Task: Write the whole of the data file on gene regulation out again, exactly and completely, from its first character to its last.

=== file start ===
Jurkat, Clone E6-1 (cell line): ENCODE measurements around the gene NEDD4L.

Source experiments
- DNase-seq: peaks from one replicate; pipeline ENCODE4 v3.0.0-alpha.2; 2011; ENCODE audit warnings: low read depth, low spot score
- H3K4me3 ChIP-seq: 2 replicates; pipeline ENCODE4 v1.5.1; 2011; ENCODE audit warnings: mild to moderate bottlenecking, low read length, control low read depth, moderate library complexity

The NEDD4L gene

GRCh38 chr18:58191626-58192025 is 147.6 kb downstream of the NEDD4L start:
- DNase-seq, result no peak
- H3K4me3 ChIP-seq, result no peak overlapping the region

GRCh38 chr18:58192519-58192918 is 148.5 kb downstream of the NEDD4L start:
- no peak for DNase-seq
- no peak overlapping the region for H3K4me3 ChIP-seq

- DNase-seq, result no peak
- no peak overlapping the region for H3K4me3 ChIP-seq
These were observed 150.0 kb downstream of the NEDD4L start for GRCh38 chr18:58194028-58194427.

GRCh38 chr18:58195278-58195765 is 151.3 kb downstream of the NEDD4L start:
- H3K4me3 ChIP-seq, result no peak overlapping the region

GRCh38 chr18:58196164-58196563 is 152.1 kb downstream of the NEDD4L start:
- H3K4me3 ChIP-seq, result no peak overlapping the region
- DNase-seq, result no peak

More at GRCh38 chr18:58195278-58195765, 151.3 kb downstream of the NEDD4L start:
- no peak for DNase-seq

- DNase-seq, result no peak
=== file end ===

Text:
Jurkat, Clone E6-1 (cell line): ENCODE measurements around the gene NEDD4L.

Source experiments
- DNase-seq: peaks from one replicate; pipeline ENCODE4 v3.0.0-alpha.2; 2011; ENCODE audit warnings: low read depth, low spot score
- H3K4me3 ChIP-seq: 2 replicates; pipeline ENCODE4 v1.5.1; 2011; ENCODE audit warnings: mild to moderate bottlenecking, low read length, control low read depth, moderate library complexity

The NEDD4L gene

GRCh38 chr18:58191626-58192025 is 147.6 kb downstream of the NEDD4L start:
- DNase-seq, result no peak
- H3K4me3 ChIP-seq, result no peak overlapping the region

GRCh38 chr18:58192519-58192918 is 148.5 kb downstream of the NEDD4L start:
- no peak for DNase-seq
- no peak overlapping the region for H3K4me3 ChIP-seq

- DNase-seq, result no peak
- no peak overlapping the region for H3K4me3 ChIP-seq
These were observed 150.0 kb downstream of the NEDD4L start for GRCh38 chr18:58194028-58194427.

GRCh38 chr18:58195278-58195765 is 151.3 kb downstream of the NEDD4L start:
- H3K4me3 ChIP-seq, result no peak overlapping the region

GRCh38 chr18:58196164-58196563 is 152.1 kb downstream of the NEDD4L start:
- H3K4me3 ChIP-seq, result no peak overlapping the region
- DNase-seq, result no peak

More at GRCh38 chr18:58195278-58195765, 151.3 kb downstream of the NEDD4L start:
- no peak for DNase-seq

- DNase-seq, result no peak